Portion Control

Medium-sized house?  No, wait.  Make that a small, please.  The average house lost a few pounds in the recession and is still managing to keep the weight off as buyers (and banks) avoid biting off more debt than they can chew. “Demand for very large houses over 4,000 square feet remains, but there is a diminishing demand for middle-sized homes,” observes architect Don Taylor of D.W. Taylor Associates in Ellicott City, Md. “Instead of the previously common request for a home in the 2,800- to 3,200-square-foot range, we are now seeing more requests for homes of 2,400 to 2,800 square feet. Cost obviously has helped precipitate this change, but I also think many buyers are coming to their senses and looking for homes that meet their practical needs rather than satisfying their egos.”

Fresh Ideas

Your vegetables are organic, but what about your cabinets?  Health-conscious homeowners are starting to see their homes as part of the wellness equation, right in stride with exercise and eating right. “The farm-to-table movement has now entered the design sphere,” kitchen designers Mick De Giulio, Jamie Drake, and Matthew Quinn proclaimed in a recent kitchen trends report released by Sub-Zero and Wolf. Buyers will soon be paying more attention to healthy details such as low-VOC paints, stains, and sealants, they say, along with cabinets and furniture made with natural products such as hay, wheat, eucalyptus, bamboo, and aspen; HVAC systems that improve indoor air quality; and appliances that filter water. Tomorrow’s kitchens could also end up trading freezer space for larger refrigeration units to keep locally grown foods fresh.

Village Vibe

The suburbs are starting to feel more like little cities as planners and developers find ways to weave density and walkability into existing hot spots. “Fewer large-scale development opportunities have shifted the emphasis to smaller infill projects,” AIA chief economist Kermit Baker wrote in a recent design trends report. But these new nodes of “light urbanism” aren’t replacing existing subdivisions; they are popping up between them and connecting the dots. Prime targets for infill redevelopment include big box parking lots, dead shopping centers, strip malls, and transit stations. “People who want an urban lifestyle but either do not want to live in a ‘big city’ or cannot afford to will look to live in the many suburban town centers that have been emerging,” Urban Land Institute senior resident fellow John McIlwain wrote in a recent white paper.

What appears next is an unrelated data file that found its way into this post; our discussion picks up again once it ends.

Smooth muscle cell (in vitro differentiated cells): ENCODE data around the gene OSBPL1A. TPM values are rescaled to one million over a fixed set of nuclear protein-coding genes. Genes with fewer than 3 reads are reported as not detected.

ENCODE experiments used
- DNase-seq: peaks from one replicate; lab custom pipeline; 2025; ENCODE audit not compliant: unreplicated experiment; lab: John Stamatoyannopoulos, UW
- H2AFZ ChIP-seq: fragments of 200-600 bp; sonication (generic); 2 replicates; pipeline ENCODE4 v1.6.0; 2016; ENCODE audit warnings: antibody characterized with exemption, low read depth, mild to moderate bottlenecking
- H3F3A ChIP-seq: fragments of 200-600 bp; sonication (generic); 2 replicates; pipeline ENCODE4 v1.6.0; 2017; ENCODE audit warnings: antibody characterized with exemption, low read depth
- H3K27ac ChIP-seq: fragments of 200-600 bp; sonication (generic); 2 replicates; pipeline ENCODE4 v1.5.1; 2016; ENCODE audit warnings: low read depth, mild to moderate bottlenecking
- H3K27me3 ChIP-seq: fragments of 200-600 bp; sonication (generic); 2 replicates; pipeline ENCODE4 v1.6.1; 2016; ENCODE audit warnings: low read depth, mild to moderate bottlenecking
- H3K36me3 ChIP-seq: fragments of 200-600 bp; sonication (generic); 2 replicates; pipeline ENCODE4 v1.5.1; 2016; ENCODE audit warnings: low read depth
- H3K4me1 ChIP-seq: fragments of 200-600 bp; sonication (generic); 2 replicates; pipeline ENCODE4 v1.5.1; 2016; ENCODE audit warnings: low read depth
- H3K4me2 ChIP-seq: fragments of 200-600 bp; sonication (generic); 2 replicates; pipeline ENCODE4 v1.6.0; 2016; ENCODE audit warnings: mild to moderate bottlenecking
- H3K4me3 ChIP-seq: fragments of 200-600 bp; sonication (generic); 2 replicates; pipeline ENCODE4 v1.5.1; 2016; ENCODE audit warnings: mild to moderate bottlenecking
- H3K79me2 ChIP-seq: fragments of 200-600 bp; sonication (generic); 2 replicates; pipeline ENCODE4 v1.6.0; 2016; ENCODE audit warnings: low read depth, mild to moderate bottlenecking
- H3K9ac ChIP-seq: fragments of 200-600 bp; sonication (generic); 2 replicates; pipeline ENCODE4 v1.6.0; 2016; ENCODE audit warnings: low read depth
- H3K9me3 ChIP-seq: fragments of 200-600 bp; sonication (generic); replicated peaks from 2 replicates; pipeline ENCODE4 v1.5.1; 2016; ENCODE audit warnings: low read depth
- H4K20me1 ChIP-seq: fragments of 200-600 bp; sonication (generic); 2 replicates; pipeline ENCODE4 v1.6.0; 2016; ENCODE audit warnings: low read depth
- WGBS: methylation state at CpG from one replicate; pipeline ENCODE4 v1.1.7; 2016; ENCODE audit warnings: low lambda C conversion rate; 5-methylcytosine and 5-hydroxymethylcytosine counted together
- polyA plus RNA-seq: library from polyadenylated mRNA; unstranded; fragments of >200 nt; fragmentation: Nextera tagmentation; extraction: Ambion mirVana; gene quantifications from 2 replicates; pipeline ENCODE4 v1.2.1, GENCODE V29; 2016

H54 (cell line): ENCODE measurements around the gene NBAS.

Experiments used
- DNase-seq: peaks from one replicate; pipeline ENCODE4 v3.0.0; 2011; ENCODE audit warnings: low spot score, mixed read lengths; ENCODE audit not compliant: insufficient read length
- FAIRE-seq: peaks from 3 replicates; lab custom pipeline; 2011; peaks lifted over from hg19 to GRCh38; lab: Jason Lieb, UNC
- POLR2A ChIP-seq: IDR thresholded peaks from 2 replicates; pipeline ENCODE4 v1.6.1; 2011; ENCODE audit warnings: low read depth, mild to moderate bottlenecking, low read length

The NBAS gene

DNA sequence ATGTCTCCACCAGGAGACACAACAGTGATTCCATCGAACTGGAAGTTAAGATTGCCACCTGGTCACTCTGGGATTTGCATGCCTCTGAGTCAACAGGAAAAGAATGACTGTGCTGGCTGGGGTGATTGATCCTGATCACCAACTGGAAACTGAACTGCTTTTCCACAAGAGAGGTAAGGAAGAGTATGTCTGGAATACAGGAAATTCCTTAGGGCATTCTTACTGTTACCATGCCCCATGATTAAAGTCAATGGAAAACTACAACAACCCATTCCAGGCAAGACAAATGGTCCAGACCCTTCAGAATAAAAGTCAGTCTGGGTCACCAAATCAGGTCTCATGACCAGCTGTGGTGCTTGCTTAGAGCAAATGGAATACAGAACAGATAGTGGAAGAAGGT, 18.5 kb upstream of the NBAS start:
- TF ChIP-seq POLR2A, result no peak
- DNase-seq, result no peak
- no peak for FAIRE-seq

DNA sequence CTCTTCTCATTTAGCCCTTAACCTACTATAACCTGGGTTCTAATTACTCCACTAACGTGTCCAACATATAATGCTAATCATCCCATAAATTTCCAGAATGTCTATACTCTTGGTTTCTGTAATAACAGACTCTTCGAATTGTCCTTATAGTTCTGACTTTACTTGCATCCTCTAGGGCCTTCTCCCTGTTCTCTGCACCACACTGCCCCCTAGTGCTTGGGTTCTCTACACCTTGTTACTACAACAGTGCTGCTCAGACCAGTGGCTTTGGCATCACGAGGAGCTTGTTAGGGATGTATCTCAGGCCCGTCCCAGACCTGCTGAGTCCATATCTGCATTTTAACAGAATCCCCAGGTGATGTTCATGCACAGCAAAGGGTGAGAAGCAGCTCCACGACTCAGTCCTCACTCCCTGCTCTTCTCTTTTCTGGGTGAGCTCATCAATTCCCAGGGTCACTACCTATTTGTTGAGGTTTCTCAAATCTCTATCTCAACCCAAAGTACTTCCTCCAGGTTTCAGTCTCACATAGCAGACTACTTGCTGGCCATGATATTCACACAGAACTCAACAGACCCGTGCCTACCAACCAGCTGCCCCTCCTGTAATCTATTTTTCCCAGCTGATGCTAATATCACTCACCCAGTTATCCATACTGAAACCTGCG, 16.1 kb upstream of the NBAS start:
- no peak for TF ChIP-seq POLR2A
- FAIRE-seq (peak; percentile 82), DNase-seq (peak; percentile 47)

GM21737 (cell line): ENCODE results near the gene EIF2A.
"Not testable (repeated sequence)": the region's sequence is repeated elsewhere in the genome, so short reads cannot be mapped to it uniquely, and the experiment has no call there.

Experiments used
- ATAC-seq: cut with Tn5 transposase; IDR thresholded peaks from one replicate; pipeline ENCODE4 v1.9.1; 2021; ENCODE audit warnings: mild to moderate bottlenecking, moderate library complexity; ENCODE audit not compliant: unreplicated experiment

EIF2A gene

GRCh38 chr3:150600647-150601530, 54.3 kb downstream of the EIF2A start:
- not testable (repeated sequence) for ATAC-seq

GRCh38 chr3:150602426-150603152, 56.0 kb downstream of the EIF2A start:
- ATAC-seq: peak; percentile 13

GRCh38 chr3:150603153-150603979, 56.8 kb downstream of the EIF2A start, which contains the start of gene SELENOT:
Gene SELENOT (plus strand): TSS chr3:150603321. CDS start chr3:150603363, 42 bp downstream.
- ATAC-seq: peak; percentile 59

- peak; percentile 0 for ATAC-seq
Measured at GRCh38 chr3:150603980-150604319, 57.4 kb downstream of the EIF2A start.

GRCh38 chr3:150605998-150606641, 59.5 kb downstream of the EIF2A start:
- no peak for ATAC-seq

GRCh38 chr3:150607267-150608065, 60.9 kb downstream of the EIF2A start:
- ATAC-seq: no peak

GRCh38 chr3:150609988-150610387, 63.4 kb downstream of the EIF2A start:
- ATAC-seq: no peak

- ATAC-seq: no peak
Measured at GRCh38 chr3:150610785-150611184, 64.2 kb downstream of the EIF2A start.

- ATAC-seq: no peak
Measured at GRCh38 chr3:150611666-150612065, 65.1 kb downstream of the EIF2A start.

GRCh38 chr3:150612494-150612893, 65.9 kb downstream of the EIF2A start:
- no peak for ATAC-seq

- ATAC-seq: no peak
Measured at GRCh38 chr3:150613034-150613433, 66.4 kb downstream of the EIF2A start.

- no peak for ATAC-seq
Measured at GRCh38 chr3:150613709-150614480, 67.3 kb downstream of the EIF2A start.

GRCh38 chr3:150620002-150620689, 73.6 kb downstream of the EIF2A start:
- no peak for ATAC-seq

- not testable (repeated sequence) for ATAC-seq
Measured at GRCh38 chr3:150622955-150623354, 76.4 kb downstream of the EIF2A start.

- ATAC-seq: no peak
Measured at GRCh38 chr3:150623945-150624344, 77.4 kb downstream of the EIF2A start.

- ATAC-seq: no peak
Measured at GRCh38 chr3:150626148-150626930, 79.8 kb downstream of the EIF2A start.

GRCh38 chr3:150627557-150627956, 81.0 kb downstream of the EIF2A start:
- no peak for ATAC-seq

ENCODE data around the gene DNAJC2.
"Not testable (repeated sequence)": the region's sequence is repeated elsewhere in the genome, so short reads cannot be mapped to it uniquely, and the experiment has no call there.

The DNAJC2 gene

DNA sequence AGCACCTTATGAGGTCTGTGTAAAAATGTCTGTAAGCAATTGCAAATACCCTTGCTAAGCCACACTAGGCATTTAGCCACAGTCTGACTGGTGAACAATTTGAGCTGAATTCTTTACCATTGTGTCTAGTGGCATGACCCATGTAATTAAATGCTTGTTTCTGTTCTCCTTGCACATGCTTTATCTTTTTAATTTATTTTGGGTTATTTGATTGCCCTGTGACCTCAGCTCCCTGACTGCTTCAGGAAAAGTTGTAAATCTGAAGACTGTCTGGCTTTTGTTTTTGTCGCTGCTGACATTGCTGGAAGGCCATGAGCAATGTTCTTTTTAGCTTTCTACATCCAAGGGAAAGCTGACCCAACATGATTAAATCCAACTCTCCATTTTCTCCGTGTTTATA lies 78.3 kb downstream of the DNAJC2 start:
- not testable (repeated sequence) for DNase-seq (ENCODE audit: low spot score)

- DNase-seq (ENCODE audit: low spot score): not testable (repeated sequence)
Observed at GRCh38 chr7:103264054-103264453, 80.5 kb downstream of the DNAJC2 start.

Green Grows

Yes, we say it every year, but it’s true: green building is going mainstream. The latest anecdotal evidence comes by way of California’s CalGreen building code, which takes effect January 1, mandating many green building practices that were previously only voluntary. “I expect we’ll see an uptick in simple, low-cost approaches such as rainwater catchment, drought-tolerant landscaping, permeable hardscapes, passive solar design, and more recycling and landfill diversion,” says Mike McDonald, a green builder in Oakland, Calif. Watch also for more flat roofs with parapet walls hiding unsightly solar panels, predicts Costa Mesa, Calif.-based design consultant Miriam Tate.

Accessorize Me

Now, back to our fixation on small homes.  Here’s another development that may be coming to a suburb near you: detached accessory units that share lot space with larger houses.  No longer a luxury reserved for the well-to-do (fancied as yoga studios or casitas for weekend guests) these stand-alone structures are coming in handy as granny flats for elderly parents, studios for home-based businesses, or rental units for homeowners wishing to supplement their income. As rentals, the tidy dwellings offer an enticing alternative for singles who want to live a suburban lifestyle but can’t afford a big house. What’s making these residences possible is that zoning tides are turning. Many neighborhood covenants that once prohibited accessory units are beginning to ease, as illustrated by Seattle’s exemplary “backyard cottage” ordinance, which passed roughly one year ago. This housing type could prove especially popular with single women craving small, stylish homes in close-knit neighborhoods that feel safe.

Mix and Don’t Match

There was a time in the fashion world when your socks had to match your shirt, your belt had to match your shoes, and your kitchen had to be goldenrod or avocado green. But the age of homogeneity has passed and we’ve entered an era of mass personalization. Nowadays it’s cooler to mix different cabinet styles, wood species, and paint finishes, and to accent new stock with an antique here or there. Although the “granite standard” still lingers, many consumers are starting to explore other options for self-expression, such as terrazzo and concrete countertops that can be inlaid with sea glass or pebbles from that recent beach trip. Or the builder-grade drawer pulls that can be swapped out for antique knobs from your grandmother’s armoire.  Little things make a difference if they make buyers feel like their home was built just for them.